NCBW Newsroom - The Research Beat
-> According to the forward a FHWA research report released in October, “The objective of this report (Guide for Maintaining Pedestrian Facilities for Enhanced Safety Research Report) is to document common and effective approaches and practices for pedestrian facility maintenance, as well as identify and support those topic areas where additional guidance would be valuable for agencies engaged in pedestrian facility maintenance. The information in this report will be used to inform the development of a comprehensive pedestrian facility maintenance guide that addresses a wide range of topic areas regarding maintenance policies, programs, and practices. (See Resources section for details on this Guide)
“This report consists of two chapters. Chapter 1 presents a summary of relevant literature, e.g. design and maintenance manuals, documented policies and practices, and related reports and research, which were reviewed to identify existing guidance available at the federal, state, and local levels. Chapter 1 also includes a summary of discussions that were conducted with over 40 agencies as a means to understand and document common and successful practices and challenges to pedestrian facility maintenance.
“Chapter 2 provides an expanded discussion of routine and successful practices and provides detailed examples of the latter. Topics covered include state laws and local ordinances, enforcement or compliance efforts, inventory and inspection of facilities, funding, repair techniques, seasonal maintenance, maintenance of crosswalk markings and pedestrian signals, low maintenance design and maintenance equipment. Findings presented in this research report will be used to inform the development of the Guide for Maintaining Pedestrian Facilities for Enhanced Safety, the final product of this research effort.”
[See Webinar section for December 6 webinar on this research and Guide. See Resources section for the Guide.]
-> According to the English version abstract of the Swedish research study entitled “Warm Wetted Sand for Skid Control of Walkways and Bike Paths. Benefits and Drawbacks of the Method Evaluated in Umea,” “Considering the safety of cyclists and pedestrians the winter maintenance service level needs to be improved and there is a need for skid control measures that are effective and, at the same time, reduce the amount of grit spread during the wintertime. Warm wetted sand, a method were the sanding material is mixed with hot water while spreading and were the sand adheres to a cold surface through a process of melting and freezing, could be the solution. In this study, the applicability of using warm wetted sand on walkways and bike paths has been evaluated in Umea municipality during the winters of 2010/11 and 2011/12.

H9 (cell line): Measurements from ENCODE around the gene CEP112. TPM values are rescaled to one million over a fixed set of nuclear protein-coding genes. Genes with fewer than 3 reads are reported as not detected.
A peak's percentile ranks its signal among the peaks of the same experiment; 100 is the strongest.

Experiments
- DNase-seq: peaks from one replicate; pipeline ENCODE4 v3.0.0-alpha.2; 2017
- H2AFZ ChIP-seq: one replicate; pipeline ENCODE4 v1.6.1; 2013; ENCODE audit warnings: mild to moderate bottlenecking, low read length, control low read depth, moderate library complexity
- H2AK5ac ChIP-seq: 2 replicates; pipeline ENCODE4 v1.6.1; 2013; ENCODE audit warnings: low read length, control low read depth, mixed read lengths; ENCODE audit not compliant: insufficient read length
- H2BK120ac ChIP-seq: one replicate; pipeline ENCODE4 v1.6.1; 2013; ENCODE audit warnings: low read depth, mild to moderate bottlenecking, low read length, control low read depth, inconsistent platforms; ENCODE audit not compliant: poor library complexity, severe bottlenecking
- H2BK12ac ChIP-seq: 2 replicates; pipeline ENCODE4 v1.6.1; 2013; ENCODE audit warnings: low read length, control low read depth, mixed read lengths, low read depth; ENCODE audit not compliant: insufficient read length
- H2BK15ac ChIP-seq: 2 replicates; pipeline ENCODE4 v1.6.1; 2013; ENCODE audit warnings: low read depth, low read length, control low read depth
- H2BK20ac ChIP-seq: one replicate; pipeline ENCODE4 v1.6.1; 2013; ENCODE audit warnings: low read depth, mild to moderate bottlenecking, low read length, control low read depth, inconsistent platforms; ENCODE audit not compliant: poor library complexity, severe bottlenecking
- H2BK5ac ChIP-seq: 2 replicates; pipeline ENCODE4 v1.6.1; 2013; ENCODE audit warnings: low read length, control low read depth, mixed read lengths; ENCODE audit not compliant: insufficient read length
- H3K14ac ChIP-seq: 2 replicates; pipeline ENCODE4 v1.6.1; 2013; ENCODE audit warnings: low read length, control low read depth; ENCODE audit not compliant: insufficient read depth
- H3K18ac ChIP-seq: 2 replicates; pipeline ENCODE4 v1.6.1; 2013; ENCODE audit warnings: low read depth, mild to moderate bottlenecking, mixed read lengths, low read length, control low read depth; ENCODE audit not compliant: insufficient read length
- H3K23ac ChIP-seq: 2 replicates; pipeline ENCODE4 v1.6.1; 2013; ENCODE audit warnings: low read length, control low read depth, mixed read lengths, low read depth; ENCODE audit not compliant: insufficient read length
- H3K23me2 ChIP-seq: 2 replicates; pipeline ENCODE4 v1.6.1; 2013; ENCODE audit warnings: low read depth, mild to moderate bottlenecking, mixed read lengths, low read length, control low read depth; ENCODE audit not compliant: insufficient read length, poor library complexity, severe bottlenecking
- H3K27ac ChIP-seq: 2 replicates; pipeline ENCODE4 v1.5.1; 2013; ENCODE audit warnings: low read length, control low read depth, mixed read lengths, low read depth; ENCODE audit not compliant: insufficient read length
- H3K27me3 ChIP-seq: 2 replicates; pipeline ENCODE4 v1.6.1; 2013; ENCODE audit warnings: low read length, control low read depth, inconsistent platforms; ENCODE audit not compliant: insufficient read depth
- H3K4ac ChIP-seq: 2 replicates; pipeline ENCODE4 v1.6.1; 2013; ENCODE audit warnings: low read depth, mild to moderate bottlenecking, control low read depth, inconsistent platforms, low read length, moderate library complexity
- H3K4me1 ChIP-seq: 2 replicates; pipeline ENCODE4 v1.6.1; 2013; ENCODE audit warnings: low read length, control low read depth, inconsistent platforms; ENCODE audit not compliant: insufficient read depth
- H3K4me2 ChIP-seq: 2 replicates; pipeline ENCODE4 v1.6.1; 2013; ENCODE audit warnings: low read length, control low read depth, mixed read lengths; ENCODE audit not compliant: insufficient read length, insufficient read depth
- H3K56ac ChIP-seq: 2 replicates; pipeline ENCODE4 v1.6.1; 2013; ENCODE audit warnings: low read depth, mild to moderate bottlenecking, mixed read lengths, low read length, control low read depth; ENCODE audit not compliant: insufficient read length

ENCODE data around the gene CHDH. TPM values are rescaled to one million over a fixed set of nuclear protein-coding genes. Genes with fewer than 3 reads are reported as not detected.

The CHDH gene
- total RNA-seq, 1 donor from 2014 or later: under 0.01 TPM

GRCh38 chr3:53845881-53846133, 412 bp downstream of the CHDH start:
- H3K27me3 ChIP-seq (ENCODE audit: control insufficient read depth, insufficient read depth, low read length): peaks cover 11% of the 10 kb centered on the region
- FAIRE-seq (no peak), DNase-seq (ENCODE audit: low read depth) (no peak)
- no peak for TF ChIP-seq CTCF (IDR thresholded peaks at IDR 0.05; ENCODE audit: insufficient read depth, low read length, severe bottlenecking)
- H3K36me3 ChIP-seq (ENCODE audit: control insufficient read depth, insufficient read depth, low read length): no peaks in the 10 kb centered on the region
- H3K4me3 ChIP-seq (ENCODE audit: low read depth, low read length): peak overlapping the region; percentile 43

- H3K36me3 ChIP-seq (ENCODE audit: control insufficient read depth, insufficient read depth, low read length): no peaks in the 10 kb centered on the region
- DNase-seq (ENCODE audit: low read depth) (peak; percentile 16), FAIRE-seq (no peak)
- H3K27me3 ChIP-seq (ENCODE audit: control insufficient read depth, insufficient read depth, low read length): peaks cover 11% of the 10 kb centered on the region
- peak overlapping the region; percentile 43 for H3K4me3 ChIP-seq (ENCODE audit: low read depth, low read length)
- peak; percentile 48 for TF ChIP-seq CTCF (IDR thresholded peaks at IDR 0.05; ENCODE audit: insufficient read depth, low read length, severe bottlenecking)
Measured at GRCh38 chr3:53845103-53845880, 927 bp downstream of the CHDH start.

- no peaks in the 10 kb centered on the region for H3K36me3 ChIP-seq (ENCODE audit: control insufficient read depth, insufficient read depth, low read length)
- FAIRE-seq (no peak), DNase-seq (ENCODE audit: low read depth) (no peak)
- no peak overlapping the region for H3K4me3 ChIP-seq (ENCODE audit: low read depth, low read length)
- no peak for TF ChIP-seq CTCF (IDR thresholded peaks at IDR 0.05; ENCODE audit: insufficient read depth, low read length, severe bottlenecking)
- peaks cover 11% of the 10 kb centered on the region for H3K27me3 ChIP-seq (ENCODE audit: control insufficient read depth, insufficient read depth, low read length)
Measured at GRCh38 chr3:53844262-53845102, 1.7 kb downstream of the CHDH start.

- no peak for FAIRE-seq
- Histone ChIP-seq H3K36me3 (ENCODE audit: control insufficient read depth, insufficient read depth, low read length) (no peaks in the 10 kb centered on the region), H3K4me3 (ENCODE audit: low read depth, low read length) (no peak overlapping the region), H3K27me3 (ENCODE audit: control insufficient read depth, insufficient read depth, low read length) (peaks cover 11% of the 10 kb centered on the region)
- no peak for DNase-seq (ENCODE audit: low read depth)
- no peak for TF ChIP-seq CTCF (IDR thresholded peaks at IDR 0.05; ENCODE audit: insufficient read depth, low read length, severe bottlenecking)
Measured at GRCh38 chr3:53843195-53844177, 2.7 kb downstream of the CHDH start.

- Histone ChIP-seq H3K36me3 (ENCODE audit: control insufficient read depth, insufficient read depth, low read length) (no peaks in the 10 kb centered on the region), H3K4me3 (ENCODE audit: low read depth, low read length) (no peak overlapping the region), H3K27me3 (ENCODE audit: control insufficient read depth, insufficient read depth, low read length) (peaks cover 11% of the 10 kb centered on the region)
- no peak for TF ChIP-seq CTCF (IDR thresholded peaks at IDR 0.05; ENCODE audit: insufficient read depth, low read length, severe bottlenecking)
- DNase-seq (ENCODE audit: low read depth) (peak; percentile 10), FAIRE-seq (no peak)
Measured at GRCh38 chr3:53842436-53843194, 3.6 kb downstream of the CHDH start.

“Comparing measurements of friction clearly showed higher levels of friction improvements and with a longer duration when using warm wetted sand for skid control on walkways and bike paths compared to traditional dry sand. The study also showed that the number of actions can be reduced when using warm wetted sand instead of traditional dry, and it is therefore possible to reduce the amount of grit spread. The method was most effective on sections with on-street-cycling were the road condition more often is thick ice. The apprehension that the method might create an uneven surface uncomfortable for cyclists was not perceived. The maintenance operators had, on the other hand, noticed that when spreading warm wetted sand on soft packed snow an uneven surface might occur, if the warm sand melts through the top layer of the snow surface. The main problem with the method is the freezing of the sand material in the hopper and the spreader, due to the high amount of fine graded particles in the sand mixture.